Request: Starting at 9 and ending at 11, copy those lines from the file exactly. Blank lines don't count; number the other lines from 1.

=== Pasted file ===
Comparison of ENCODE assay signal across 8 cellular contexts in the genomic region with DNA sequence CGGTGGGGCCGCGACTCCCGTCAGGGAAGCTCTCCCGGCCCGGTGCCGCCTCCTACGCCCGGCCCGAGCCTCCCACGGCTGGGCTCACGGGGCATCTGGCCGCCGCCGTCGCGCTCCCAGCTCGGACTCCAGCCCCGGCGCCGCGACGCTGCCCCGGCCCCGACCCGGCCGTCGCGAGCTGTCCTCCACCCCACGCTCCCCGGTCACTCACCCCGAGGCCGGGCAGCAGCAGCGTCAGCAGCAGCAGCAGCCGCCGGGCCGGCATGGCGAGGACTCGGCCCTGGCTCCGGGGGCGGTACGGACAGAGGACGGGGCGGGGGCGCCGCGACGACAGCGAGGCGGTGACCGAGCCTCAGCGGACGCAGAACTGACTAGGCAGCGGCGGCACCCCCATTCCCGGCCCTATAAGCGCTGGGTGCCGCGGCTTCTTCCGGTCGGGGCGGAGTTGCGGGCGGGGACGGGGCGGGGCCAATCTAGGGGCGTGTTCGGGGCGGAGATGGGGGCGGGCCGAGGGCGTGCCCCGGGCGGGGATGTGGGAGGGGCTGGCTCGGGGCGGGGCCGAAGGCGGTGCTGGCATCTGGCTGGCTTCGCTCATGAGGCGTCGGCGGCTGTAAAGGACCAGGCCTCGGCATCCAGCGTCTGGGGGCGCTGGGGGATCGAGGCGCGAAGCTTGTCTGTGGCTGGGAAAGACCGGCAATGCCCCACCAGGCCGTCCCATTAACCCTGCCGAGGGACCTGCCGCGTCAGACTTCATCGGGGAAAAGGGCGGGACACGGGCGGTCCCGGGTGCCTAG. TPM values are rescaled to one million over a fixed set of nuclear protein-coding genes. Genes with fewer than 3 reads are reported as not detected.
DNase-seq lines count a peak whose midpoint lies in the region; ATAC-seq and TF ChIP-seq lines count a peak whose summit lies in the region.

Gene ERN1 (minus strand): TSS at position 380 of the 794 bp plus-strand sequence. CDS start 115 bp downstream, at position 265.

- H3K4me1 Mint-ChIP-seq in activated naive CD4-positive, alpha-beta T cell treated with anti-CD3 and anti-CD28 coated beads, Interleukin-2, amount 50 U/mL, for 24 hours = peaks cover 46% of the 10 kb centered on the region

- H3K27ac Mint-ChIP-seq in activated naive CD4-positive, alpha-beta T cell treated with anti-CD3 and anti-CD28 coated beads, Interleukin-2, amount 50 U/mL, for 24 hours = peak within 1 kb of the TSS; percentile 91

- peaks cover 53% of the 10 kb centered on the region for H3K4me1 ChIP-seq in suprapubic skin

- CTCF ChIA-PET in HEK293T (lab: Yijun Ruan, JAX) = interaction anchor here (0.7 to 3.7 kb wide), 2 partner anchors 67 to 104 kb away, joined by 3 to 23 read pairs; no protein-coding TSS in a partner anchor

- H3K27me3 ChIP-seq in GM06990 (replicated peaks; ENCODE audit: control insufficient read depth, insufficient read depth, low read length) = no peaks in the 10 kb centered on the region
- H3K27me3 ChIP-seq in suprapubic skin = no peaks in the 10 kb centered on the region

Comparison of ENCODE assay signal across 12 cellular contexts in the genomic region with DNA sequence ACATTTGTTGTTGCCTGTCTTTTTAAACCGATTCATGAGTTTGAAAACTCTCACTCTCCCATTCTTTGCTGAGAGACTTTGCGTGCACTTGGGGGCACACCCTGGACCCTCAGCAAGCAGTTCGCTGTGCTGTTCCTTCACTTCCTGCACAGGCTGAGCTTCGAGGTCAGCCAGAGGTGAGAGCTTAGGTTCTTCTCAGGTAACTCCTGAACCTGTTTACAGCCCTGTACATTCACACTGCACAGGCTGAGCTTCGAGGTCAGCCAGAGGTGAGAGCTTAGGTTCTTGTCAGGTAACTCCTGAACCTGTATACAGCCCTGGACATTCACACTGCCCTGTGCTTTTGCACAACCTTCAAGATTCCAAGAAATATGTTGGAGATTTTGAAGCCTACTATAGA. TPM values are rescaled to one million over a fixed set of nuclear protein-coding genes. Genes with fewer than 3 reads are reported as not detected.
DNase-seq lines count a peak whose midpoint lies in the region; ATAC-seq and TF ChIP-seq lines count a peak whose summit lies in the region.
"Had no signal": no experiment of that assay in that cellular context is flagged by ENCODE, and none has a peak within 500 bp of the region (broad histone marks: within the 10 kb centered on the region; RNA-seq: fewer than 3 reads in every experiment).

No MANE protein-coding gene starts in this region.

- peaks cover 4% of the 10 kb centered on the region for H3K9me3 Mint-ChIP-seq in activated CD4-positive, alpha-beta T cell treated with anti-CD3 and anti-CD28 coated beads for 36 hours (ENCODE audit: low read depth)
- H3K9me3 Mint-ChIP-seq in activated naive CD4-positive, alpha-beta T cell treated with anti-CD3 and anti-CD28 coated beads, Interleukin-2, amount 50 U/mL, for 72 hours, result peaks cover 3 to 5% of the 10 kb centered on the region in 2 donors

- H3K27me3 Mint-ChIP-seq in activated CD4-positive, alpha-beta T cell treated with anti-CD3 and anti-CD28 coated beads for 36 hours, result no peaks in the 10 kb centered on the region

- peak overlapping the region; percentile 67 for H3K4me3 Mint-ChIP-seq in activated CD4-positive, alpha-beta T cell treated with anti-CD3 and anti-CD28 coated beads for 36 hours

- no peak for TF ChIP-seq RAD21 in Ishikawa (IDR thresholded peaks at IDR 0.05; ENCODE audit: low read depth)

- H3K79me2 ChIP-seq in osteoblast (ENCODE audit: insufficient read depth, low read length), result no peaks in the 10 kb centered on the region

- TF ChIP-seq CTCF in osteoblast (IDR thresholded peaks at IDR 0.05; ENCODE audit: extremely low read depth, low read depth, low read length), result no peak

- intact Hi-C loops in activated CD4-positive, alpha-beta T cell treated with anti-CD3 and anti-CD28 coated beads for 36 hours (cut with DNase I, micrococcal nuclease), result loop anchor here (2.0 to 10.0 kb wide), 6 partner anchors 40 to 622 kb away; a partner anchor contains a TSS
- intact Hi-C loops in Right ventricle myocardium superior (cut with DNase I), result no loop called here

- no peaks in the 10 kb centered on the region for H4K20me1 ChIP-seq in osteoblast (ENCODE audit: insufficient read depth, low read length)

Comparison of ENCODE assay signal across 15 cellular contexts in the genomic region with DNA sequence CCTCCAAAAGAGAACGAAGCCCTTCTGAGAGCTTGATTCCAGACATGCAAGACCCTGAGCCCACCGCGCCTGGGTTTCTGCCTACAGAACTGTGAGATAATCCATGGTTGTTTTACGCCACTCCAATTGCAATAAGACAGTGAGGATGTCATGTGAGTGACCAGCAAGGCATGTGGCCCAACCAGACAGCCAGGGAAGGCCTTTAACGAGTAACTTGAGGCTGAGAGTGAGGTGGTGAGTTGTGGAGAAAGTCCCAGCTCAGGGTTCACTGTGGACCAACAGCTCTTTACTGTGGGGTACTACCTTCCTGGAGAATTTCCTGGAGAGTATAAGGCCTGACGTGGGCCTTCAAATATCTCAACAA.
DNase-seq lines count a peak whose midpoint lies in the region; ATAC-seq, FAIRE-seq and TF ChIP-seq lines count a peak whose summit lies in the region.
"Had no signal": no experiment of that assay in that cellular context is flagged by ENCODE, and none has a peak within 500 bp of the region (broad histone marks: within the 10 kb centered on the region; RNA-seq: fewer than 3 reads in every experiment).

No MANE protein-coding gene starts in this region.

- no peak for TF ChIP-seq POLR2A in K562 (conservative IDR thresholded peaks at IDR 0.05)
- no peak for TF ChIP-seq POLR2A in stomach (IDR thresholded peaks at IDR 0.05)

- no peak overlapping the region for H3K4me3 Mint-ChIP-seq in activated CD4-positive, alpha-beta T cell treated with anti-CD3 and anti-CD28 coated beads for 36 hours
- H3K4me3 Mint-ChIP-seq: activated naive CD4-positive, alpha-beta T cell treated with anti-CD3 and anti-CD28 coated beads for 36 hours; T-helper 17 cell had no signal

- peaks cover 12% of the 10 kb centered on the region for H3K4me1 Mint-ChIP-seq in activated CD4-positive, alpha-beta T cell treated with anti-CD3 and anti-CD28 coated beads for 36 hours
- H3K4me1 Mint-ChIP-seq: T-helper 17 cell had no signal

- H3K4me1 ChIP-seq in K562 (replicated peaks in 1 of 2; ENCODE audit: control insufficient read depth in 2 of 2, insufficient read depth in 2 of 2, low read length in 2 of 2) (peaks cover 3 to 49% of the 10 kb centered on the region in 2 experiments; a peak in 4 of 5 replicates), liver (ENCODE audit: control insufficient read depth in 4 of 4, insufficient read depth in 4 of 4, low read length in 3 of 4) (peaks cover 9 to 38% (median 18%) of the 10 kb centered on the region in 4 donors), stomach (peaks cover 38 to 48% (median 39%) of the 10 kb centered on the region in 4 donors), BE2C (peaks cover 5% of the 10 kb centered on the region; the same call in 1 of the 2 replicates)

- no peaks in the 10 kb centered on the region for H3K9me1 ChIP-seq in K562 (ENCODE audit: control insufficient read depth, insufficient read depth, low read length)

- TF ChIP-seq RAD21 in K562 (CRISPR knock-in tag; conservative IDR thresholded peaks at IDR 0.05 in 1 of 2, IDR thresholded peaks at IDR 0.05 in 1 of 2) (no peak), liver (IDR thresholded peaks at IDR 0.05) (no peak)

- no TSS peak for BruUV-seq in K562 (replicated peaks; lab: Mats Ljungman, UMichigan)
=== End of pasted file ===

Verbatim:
- H3K27me3 ChIP-seq in suprapubic skin = no peaks in the 10 kb centered on the region

Comparison of ENCODE assay signal across 12 cellular contexts in the genomic region with DNA sequence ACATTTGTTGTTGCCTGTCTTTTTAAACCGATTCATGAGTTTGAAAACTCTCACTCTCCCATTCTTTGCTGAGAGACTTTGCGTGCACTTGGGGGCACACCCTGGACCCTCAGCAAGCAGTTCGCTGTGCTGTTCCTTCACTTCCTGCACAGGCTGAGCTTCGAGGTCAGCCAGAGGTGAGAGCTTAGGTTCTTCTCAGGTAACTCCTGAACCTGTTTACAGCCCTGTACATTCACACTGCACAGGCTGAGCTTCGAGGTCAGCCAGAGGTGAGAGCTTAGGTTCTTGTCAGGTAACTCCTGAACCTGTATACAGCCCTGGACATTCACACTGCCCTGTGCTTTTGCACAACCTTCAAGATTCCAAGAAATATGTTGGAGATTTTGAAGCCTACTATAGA. TPM values are rescaled to one million over a fixed set of nuclear protein-coding genes. Genes with fewer than 3 reads are reported as not detected.
DNase-seq lines count a peak whose midpoint lies in the region; ATAC-seq and TF ChIP-seq lines count a peak whose summit lies in the region.